Then the roof fell in. A team that had lost just two of its top eight players and that returned leading scorers JamesOn Curry and Mario Boggan, somehow went 6-10 in the Big 12 for the second consecutive season. More curious still, despite the identical records their performance was actually worse last year than in 2006. Much worse, in fact: allowing Big 12 opponents 1.09 points per possession while notching only a point per trip themselves, the Cowboys were, if anything, lucky to go 6-10. What happened?
What we learned in 2007: An improved offense isn't the same thing as an improved team.
On January 10, the tenth-ranked Cowboys took a 15-1 record to Lawrence and lost by 30 to Kansas. There's no shame in losing at Allen Fieldhouse, surely, but allowing the Jayhawks 87 points in a 74-possession game turned out to be something of an omen for this team.
Next was the triple-OT 105-103 win over Texas in Stillwater. An instant classic, sure, but another instance in which an OSU opponent easily scored more than a point per possession. As it turned out, it wouldn't be the last such instance. In fact it would happen 12 more times over the next 14 games. Even though the Cowboys' offense was a little better than in 2006, then, it didn't matter. They couldn't stop anybody. OSU suffered a total defensive collapse last year.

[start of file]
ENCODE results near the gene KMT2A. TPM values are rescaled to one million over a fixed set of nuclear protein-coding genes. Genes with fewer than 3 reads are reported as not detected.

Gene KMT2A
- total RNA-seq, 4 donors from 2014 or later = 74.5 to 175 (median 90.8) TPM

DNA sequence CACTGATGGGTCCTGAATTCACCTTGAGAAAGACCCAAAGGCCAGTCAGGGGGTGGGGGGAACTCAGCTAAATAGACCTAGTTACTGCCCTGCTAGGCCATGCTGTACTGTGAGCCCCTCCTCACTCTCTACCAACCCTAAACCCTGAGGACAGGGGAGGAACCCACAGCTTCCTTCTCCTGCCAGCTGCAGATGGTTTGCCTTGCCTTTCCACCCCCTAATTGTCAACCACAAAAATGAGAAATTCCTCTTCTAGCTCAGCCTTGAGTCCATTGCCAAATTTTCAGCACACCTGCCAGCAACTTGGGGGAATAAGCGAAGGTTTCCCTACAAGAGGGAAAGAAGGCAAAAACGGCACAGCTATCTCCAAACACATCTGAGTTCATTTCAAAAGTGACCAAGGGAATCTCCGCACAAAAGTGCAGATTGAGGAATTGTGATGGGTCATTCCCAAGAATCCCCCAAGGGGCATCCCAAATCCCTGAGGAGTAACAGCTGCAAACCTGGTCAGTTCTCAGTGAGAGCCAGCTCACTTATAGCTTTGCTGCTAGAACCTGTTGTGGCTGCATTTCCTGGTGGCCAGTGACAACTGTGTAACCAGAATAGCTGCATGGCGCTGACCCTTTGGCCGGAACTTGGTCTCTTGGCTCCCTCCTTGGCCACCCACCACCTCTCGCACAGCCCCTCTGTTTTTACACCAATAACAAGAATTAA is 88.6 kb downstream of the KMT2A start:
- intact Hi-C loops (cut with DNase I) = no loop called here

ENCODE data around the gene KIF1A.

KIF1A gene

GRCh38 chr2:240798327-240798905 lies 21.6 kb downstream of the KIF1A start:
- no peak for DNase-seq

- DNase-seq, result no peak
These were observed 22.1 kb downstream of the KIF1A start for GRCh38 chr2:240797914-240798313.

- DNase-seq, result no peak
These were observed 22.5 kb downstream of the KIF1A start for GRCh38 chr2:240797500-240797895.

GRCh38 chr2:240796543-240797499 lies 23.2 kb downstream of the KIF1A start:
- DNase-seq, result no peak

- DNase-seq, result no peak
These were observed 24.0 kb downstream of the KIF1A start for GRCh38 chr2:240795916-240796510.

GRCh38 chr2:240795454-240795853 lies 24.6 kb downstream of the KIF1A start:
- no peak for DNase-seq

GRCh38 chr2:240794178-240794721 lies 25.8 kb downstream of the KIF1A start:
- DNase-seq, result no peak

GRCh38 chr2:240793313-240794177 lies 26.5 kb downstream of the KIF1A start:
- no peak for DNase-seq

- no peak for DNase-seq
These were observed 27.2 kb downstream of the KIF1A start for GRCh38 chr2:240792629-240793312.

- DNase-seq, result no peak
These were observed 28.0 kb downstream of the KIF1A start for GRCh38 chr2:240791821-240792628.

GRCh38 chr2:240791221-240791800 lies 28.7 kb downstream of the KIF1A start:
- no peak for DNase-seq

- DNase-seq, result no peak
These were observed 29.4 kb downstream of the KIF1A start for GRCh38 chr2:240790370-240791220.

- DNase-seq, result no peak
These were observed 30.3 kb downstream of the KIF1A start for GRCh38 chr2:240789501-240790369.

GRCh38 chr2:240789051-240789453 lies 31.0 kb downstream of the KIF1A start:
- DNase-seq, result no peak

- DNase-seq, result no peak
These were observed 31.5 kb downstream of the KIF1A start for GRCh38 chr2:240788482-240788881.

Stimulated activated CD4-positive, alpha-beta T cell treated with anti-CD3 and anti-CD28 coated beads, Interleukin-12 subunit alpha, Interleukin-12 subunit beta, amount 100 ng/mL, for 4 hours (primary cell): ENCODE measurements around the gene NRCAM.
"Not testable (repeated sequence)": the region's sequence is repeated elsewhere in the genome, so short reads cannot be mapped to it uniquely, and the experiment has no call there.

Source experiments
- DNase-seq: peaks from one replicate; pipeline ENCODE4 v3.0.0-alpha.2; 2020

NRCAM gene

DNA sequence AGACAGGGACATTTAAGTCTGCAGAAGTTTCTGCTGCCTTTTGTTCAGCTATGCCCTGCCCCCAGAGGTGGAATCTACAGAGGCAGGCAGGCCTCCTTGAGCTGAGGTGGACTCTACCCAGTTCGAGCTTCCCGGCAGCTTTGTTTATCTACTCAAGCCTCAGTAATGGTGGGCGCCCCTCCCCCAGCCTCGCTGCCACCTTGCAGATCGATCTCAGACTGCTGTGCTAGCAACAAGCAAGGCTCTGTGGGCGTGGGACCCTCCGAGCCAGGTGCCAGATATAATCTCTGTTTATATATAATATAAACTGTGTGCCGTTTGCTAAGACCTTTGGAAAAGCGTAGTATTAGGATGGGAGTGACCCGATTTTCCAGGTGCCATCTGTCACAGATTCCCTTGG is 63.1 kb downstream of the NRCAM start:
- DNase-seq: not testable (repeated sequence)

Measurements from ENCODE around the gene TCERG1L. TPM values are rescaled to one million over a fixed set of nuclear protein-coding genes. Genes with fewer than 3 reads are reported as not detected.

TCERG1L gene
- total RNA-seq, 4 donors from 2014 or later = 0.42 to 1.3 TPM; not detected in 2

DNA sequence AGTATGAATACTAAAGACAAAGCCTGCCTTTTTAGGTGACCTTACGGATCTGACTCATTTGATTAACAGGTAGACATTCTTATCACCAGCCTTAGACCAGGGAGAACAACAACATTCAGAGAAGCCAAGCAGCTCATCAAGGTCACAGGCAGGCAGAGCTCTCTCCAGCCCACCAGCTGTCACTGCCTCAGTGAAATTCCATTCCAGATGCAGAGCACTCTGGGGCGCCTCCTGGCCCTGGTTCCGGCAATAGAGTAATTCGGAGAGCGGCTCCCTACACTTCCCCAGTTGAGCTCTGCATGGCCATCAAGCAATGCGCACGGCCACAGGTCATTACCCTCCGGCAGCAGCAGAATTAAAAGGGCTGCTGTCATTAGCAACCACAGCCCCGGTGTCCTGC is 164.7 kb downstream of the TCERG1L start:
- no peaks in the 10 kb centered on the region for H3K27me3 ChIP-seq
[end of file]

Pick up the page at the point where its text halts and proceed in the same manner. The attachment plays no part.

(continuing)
True, Sutton's team improved noticeably last year on the defensive glass. The problem is, there were no defensive boards available. There were too few misses, as Big 12 opponents made nearly half of their twos and almost 41 percent of their threes against the Cowboys. Only Baylor and Colorado allowed conference opponents to shoot better from the field. This was attributed after the fact to a lack of depth. Losing senior guard Jamaal Brown in November due to unspecified infractions certainly didn't make this team any deeper. Then again, the 2006 team had a similar distribution of minutes and they didn't collapse late in the year.
Maybe the strangest part of a strange season, though, was the fact that this team included Marcus Dove who, along with Mario Chalmers, was co-Big 12 Defensive POY last year. So here's an outstanding defender playing for one of the three worst defenses in the conference. (Again, Baylor and Colorado being the other two.) Just imagine if OSU hadn't had Dove. Wait, we almost got to find outů.